Gender segregation in this community is interesting.  Men and women use the same entrance, and women walk through the men’s section to get to their own, which is shielded by cubicle walls.  However, during prayers, the community sets up a wall of sheets so women can walk to their section without being seen by any men.  Thank God that we men don’t have to be distracted by the horrid sight of women while praying…

It being a Sufi masjid, there was naturally quite a bit of dhikr and remembrance of Allah and the Prophet.  Again, I saw some practices which made me a little out-of-place, but enough of last night was familiar enough for it to not be a wash.

Taraweeh last night was express-lane taraweeh: 10 ayats or less.  I gathered that the congregation had already finished the Quran the night before because the imam was not going in order when reciting surahs during prayer.  Despite that, taraweeh still took a fair amount of time because of the dhikr involved.

I bounced after witr because I had zero interest in doing dhikr in the dark and I can’t lie, I was a little worried about the health of my car.  However, I found my car unmolested and was soon on my way back to the East Bay.  It could be that all of the crime in Bayview-Hunter’s Point is compressed into a couple city blocks, but I wouldn’t recommend anyone spending the time to find out if that’s true.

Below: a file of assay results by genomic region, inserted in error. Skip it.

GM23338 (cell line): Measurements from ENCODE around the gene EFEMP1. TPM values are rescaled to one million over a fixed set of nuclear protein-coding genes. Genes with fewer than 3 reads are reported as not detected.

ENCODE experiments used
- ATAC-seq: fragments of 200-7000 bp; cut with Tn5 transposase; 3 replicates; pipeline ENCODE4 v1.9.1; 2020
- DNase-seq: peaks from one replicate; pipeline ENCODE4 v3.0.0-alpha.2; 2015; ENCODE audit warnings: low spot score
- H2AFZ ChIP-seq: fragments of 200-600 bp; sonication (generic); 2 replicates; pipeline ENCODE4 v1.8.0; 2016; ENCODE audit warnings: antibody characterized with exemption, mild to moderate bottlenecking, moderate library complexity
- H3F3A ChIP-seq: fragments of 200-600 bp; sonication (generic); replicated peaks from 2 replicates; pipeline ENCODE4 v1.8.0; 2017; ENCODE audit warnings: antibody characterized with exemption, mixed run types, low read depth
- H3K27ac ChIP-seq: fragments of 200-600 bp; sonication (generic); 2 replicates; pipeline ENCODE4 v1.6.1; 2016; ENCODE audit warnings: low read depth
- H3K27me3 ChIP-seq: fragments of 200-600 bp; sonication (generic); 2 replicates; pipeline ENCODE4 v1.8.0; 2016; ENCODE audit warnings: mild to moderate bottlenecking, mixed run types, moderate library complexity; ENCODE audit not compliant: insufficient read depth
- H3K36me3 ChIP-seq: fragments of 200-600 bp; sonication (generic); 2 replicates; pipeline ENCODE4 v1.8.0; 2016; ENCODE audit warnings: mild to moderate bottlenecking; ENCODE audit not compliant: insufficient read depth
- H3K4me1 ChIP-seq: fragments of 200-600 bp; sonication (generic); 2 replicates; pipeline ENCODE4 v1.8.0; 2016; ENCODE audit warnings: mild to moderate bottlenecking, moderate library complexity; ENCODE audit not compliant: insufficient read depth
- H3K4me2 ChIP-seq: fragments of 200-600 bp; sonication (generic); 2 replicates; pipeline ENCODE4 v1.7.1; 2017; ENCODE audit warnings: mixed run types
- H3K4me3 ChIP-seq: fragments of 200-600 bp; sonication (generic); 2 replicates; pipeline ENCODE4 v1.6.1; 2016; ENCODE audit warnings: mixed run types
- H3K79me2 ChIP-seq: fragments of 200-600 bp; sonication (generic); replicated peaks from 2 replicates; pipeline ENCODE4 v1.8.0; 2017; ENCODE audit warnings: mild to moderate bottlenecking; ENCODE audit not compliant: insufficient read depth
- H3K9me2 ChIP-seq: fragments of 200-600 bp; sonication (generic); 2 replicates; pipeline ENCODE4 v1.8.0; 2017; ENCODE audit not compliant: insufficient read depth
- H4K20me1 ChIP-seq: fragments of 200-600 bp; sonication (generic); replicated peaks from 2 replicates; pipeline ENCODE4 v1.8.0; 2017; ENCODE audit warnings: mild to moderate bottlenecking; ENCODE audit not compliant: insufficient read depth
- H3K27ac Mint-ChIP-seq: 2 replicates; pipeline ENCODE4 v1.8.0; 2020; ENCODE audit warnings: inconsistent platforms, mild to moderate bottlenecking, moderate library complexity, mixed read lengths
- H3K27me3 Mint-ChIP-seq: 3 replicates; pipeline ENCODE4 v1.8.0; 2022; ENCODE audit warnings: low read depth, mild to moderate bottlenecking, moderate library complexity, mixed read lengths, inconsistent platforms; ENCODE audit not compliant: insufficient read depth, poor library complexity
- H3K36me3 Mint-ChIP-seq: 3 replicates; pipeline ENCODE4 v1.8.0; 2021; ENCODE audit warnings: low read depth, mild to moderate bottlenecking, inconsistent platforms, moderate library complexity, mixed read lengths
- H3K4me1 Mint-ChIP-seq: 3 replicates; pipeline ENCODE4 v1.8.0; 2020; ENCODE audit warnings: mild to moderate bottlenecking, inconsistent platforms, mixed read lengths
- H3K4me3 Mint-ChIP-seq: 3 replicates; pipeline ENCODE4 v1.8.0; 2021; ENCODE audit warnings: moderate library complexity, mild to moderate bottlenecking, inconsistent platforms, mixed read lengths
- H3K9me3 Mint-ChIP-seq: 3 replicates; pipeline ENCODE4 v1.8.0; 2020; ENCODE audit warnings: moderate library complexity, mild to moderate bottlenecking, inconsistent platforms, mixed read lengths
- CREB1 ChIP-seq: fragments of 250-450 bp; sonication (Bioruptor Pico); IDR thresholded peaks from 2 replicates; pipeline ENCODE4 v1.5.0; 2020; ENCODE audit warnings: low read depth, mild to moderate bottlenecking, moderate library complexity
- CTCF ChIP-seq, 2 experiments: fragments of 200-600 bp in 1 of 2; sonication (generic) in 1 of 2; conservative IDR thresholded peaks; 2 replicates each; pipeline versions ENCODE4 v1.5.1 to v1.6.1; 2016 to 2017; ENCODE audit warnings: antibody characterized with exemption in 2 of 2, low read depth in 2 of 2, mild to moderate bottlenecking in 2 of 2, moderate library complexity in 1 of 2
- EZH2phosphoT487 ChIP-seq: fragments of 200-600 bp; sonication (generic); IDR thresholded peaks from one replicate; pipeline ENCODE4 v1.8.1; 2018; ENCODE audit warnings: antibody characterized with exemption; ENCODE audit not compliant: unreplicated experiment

Date Visited: August 15, 2012

Location:

1411 Thomas Avenue
San Francisco, CA 94124

Tag-team taraweeh: Nope


Qirat: Good


Size of congregation: 30-40


Capacity of center: 50-60


Parking: Street, and I saw lots of double-parking in front of the masjid.  Meter maids don't come here, I reckon.


Mihrab: No


Minbar: Yes


Shoe shelves: Yes


Building: A converted house on a residential block.  The windows and doors here are armed to the teeth to prevent break-ins, as are most of the buildings on the block.


Friendliness towards women: Women have their own section, and judging by the number of kids running around, this is a family masjid.


Friendliness of congregation: Sufis are nice folks.  Never met one I didn't like.




The building.  It was a stark contrast to dark houses which lined the streets around it.

Wednesday, August 15, 2012

Masjid Al-Iman (Oakland, Alameda County, CA)